Libya, which is located in North Africa and next door to revolutionary Tunisia, produces 1.6 million barrels a day (MBD). Libya’s oil production is about 2% of global oil production. Algeria, which is also located in North Africa and geographically very close to Libya, produces 1.4 MBD. Both countries produce high quality oil (i.e., light and sweet) which produces a relatively high proportion of gasoline. Saudi Arabia produces 10% of global oil production, possesses four MBD spare capacity and has the highest oil reserves in the world. Almost all Saudi Arabian oil is medium light and heavy and is not a perfect substitute for Libyan oil. It needs refineries with certain specifications to refine its oil. The Saudi excess production capacity exceeds the combined production of both Libya and Algeria.
Libya is being swept by a revolution that came from Tunisia in the West and Egypt in the East. The Libyan revolution has sent the American WTI to more than $100 a barrel and the North Sea Brent to more than $115 a barrel in just few days. Brent is the benchmark for oil in Europe, Middle East, non-Middle East Asia and Africa. Brent has felt the Arab revolutions more strongly than WTI through the fear or risk premium which is one of the four major components of the oil price.
Having said all the above, no one knows for sure how high the oil price will reach before enough is enough. No one has one number or one sentence that can accurately pinpoints the level the oil price will reach before it turns down in the other direction. But I can envision three scenarios and one of them is likely to happen.
The Libyan revolution will spread to Algeria and the global oil market will experience a supply disruption amounts to about 3.5 MBD which if happens would wipe out the Saudi spare production capacity and exposes the world oil market to influential marginal events. If this scenario materializes, oil price will jump to $150 a barrel or more in a short period of time. Saudi oil can substitute of a disruption of Libyan and Algerian oil. But how likely will this scenario take place? If you ask the Algerians about a revolution contagion spreading from Libya to Algeria, they will say that they had their revolution ten years ago and paid dearly for it and the world did not care. Moreover, the Algerian government has been on the lookout and learned from the Tunisian and Egyptian revolutions. It has introduced enough reforms that should have blunted the revolution contagion. In my opinion, this scenario has a very low probability to happen and I can dare to dismiss it.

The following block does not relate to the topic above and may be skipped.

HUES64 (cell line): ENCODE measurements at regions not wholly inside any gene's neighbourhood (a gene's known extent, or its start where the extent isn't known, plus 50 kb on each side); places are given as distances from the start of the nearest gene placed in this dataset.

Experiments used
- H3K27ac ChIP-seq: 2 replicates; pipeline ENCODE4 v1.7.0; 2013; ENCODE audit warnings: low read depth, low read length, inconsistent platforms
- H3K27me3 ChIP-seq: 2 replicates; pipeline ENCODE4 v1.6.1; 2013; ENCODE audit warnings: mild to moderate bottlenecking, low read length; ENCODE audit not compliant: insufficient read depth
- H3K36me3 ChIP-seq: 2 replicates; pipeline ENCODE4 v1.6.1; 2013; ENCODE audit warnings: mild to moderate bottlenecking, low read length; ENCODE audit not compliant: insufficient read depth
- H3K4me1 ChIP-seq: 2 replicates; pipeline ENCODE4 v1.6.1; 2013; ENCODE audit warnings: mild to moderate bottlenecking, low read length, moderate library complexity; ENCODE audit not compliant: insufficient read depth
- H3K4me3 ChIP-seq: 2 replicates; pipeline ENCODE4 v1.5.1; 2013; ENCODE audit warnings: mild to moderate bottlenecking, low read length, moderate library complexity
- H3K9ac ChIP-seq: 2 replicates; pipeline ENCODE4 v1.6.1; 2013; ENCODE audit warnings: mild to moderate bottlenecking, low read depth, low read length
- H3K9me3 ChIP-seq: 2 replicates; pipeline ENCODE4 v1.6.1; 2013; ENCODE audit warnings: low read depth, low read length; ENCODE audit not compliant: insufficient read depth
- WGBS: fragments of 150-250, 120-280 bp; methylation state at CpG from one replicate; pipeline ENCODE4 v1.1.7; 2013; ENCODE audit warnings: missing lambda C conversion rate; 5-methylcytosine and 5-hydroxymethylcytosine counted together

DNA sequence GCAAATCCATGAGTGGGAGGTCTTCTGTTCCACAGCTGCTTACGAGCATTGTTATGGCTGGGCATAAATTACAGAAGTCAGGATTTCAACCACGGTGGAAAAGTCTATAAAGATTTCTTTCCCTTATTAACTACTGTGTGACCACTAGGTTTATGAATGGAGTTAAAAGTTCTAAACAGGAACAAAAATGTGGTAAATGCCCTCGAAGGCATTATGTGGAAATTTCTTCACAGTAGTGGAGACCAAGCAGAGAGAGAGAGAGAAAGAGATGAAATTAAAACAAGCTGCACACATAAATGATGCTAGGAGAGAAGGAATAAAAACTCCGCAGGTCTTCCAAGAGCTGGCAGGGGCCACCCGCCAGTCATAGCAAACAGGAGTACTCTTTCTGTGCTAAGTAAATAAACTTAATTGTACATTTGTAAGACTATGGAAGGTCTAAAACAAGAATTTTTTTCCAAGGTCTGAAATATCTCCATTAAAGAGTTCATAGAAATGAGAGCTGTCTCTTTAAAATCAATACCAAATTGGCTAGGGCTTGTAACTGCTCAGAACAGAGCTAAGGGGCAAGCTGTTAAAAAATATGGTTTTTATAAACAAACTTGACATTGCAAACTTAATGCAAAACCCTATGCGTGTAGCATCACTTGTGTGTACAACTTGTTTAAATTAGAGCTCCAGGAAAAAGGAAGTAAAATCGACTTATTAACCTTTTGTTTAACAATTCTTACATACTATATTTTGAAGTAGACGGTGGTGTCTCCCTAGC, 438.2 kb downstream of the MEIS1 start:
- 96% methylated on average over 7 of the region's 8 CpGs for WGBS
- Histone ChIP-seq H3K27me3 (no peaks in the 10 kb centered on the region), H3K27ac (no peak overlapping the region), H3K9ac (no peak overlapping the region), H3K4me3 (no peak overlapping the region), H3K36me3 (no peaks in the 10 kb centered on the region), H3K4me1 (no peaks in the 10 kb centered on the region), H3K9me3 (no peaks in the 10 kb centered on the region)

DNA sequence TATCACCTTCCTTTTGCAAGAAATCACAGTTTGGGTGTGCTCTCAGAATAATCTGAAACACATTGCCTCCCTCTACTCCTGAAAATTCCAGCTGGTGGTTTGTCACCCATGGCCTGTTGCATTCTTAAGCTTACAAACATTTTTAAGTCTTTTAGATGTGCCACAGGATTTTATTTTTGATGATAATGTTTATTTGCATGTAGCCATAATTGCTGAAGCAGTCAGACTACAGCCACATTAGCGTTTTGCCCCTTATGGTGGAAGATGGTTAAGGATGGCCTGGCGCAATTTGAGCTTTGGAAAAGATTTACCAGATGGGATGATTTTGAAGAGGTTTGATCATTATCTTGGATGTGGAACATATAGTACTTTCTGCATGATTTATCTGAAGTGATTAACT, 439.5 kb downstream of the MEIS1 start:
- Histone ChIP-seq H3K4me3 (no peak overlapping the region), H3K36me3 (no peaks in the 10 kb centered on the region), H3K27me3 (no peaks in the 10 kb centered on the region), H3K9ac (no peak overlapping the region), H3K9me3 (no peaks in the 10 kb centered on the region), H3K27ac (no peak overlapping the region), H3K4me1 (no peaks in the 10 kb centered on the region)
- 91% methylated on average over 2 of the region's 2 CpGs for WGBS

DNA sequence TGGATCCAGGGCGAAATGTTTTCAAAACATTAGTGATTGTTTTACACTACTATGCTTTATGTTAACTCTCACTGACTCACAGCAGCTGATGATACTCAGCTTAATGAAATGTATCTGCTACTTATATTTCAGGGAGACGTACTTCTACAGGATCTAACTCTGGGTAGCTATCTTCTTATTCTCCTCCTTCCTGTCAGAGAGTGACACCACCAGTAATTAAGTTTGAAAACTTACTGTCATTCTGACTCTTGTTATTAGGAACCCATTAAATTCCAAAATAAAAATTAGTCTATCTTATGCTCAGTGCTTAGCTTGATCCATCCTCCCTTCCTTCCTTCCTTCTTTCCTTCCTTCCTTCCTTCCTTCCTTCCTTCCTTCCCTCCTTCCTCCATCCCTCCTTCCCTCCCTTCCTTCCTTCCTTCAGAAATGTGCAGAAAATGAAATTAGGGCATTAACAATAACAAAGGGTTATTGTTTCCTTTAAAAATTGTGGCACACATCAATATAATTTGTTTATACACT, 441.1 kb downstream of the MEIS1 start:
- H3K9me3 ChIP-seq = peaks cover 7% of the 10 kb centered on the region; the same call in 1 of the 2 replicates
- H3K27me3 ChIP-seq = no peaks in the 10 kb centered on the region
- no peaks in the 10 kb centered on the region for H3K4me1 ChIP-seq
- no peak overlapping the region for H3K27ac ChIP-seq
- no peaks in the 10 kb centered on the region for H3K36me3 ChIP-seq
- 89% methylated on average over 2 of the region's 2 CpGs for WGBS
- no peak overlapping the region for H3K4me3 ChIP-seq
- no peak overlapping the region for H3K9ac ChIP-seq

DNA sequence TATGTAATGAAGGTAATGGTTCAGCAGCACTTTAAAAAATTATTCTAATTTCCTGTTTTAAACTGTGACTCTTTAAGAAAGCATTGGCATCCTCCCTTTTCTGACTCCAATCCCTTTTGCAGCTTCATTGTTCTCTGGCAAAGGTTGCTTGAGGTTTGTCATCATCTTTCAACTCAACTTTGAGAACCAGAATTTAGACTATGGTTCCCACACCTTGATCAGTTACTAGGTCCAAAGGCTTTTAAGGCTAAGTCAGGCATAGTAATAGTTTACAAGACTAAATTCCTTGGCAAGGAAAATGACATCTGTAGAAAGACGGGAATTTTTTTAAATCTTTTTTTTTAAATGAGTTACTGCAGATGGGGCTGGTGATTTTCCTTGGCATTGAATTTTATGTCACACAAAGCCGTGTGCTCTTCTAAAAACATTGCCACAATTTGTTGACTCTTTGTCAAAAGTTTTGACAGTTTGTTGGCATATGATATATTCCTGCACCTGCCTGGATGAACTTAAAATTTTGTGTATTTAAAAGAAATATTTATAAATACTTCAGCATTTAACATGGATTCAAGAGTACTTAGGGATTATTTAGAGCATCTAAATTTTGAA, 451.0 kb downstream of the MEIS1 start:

The Bahrainian revolution will spread to Saudi Arabia and disrupts 10% of the world production. If this scenario materializes, oil price will jump to more than $200 a barrel and the sky is the limit. But Bahrain has had a sectarian conflict between Shia and Sunni as far as I remember. I agree that the Shian protests have gotten louder and stronger more recently. But it’s very hard to overthrow a regime in the Middle East when the people of the country are divided into two major groups and one of those groups’ benefits and supports the ruling regime. This case also applies to Jordan and Yemen. Moreover, the Bahrainian royal family is now much more flexible in dealing with the dissenting group. It’s also supported by all the other GCC countries that are willing to pay handsomely to quite most of the dissenting voices. In my opinion, the conflict in Bahrain will continue and more reforms will shape up, but it will not reach a revolutionary level that topples the royal regime and then spreads. Saud Arabia, which has 6,000 princes, has its own problems but those are not related to food and fuel prices. They are related to social and political reforms.
The people in Saudi Arabia are not starving and can receive compensations from the government even when they are unemployed. Moreover, the Saudi youth are brought up differently than the youth in Egypt and Tunisian: they are taught from childhood to respect authority according to “the teachings of Islam”. This scenario has a higher probability to happen than Scenario 1, but still its probability is low. I consider it likely but not very viable.
The Libyan revolution will not spread to Algeria and the Bahrainian sectarian conflicts will stay Bahrainian, there will be no Bahrainian revolution and the “contagion spread” will become irrelevant. I agree the most with this scenario. I see the Libyan revolution to be the last Arab revolution at this time. The Arab youth have seen how the military in Tunisia and Egypt have cut both revolutions in half. They are now disillusioned and disappointed. In this scenario, The WTI oil price should range between $110 -$120. This price is likely to move in that range for some time.
But eventually, it will start heading down to docile between $80 -$90. Then the oil fundamentals propelled by the strengthening economy recovery will help the price break up gradually. But this scenario should not end before we will see more freedom and less oppression in the Middle East. The United States should start to think seriously on how to deal with future Arab democracies and reformed regimes. This future will bring new and different geopolitical thinking and requires an analysis on its own. I hope I will perform that task.